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Nat Med. 2018 May;24(4):491-496. doi: 10.1038/nm.4506. Epub 2018 Feb 26.

Genital inflammation undermines the effectiveness of tenofovir gel in preventing HIV acquisition in women.

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Centre for the AIDS Programme of Research in South Africa (CAPRISA), Durban, South Africa.
Department of Medical Microbiology, University of Manitoba, Winnipeg, Manitoba, Canada.
Department of Medical Microbiology, University of KwaZulu-Natal, Durban, South Africa.
Division of HIV/AIDS Prevention, National Center for HIV/AIDS, Viral Hepatitis, STD, and TB Prevention, Centers for Disease Control and Prevention, Atlanta, Georgia, USA.
Eschelman School of Pharmacy, University of North Carolina at Chapel Hill, Chapel Hill, North Carolina, USA.
Institute of Infectious Disease and Molecular Medicine (IDM), University of Cape Town, Cape Town, South Africa.
Department of Epidemiology, Columbia University, New York, New York, USA.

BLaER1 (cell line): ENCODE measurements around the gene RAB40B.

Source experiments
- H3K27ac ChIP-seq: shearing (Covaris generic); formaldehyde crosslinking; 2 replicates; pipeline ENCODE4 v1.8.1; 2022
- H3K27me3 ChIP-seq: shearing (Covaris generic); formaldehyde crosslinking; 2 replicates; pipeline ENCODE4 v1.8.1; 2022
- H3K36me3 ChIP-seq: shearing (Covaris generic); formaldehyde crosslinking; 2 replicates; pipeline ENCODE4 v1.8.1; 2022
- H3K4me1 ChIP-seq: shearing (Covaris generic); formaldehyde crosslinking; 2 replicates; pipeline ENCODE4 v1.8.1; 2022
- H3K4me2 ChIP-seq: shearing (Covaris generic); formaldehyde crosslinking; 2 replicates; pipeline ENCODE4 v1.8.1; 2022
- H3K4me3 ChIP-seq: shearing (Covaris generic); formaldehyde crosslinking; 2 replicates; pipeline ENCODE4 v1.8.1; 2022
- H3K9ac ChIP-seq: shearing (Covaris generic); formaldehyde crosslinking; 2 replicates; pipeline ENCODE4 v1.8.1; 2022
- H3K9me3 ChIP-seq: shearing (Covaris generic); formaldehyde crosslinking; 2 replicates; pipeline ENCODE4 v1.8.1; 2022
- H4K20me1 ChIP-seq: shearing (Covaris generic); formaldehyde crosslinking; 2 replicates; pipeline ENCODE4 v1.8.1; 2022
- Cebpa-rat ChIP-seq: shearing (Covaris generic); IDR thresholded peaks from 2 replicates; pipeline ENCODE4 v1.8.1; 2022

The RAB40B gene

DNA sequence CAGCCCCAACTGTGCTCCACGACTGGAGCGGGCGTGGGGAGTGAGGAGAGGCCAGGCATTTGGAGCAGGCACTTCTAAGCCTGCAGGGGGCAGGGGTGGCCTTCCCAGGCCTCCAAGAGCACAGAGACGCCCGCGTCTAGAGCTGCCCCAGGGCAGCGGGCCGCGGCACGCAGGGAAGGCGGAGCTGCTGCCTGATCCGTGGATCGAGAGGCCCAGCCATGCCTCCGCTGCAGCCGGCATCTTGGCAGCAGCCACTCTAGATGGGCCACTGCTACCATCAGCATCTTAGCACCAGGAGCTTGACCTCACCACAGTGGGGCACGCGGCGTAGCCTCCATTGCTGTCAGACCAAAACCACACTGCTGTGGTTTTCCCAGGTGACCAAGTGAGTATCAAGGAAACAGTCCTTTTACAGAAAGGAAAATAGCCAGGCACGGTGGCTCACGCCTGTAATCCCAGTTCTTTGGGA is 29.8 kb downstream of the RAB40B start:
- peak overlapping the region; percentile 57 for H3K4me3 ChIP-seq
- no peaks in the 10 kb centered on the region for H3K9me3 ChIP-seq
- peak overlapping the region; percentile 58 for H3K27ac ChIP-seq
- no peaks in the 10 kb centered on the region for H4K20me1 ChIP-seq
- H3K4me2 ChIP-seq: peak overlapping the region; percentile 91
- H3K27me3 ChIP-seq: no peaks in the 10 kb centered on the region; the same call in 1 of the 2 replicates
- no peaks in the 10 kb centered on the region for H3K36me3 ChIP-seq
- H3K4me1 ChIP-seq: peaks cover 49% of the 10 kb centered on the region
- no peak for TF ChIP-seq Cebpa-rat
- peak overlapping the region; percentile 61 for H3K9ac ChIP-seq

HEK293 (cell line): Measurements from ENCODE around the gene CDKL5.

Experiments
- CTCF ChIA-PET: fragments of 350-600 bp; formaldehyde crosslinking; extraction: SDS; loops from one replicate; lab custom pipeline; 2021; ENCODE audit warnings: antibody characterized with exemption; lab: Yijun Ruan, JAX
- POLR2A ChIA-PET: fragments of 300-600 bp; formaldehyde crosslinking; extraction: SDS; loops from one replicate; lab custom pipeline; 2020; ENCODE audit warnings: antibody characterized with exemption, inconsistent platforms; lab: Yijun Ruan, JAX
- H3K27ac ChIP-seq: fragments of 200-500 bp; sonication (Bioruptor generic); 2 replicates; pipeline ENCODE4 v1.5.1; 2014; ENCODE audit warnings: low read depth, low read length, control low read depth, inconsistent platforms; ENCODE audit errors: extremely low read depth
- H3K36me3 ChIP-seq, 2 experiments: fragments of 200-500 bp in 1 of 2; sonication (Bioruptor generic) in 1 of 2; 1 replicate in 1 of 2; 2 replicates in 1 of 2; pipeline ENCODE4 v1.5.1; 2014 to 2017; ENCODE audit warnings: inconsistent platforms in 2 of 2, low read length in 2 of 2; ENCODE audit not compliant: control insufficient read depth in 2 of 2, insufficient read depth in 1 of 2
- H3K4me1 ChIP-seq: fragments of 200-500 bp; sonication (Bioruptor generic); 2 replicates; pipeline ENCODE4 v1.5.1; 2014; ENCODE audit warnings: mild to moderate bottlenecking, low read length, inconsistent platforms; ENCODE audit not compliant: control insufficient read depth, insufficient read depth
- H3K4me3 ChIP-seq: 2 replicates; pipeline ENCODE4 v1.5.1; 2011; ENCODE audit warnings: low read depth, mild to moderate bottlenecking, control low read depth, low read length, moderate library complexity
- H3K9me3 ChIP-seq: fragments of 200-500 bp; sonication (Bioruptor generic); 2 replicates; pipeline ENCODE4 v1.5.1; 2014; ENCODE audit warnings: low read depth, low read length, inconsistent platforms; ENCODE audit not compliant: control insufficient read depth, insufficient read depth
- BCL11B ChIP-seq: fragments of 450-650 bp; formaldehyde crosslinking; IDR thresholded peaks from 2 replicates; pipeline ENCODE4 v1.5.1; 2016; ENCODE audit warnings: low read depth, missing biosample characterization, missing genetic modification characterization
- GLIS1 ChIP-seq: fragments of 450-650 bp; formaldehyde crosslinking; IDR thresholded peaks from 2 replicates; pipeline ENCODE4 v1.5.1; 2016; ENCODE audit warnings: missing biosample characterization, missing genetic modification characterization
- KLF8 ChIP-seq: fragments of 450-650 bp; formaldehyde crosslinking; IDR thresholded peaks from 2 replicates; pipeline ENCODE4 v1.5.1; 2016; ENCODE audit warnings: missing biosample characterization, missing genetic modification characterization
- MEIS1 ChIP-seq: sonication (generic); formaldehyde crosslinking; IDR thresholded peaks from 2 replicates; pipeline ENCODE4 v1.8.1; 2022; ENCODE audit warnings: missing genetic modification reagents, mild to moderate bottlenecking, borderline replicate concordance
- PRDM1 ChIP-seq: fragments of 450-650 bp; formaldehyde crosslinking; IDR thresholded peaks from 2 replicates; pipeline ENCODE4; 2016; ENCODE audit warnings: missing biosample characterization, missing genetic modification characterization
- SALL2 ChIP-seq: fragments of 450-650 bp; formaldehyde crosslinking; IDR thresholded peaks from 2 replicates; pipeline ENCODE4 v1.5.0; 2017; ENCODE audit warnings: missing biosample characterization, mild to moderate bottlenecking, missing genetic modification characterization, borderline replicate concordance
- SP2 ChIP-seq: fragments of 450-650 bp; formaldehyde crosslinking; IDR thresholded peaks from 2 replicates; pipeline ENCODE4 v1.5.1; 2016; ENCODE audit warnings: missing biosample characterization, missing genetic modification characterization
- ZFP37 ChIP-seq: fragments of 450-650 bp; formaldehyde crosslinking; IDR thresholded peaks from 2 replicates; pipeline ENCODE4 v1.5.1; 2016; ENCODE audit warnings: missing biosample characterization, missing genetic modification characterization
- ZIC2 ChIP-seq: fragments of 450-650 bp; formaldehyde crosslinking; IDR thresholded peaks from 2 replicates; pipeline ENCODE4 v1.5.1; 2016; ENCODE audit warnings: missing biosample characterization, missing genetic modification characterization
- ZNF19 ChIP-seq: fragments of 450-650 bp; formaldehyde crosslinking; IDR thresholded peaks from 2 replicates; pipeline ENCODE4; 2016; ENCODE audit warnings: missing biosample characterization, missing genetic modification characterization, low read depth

National Health Laboratory Service, Cape Town, South Africa.


Several clinical trials have demonstrated that antiretroviral (ARV) drugs taken as pre-exposure prophylaxis (PrEP) can prevent HIV infection, with the magnitude of protection ranging from -49 to 86% (refs. ). Although these divergent outcomes are thought to be due primarily to differences in product adherence, biological factors likely contribute. Despite selective recruitment of higher-risk participants for prevention trials, HIV risk is heterogeneous even within higher-risk groups. To determine whether this heterogeneity could influence patient outcomes following PrEP, we undertook a post hoc prospective analysis of results from the CAPRISA 004 trial for 1% tenofovir gel (n = 774 patients), one of the first trials to demonstrate protection against HIV infection. Concentrations of nine proinflammatory cytokines were measured in cervicovaginal lavages at >2,000 visits, and a graduated cytokine score was used to define genital inflammation. In women without genital inflammation, tenofovir was 57% protective against HIV (95% confidence interval (CI): 7-80%) but was 3% protective (95% CI: -104-54%) if genital inflammation was present. Among women who highly adhered to the gel, tenofovir protection was 75% (95% CI: 25-92%) in women without inflammation compared to -10% (95% CI: -184-57%) in women with inflammation. Immunological predictors of HIV risk may modify the effectiveness of tools for HIV prevention; reducing genital inflammation in women may augment HIV prevention efforts.

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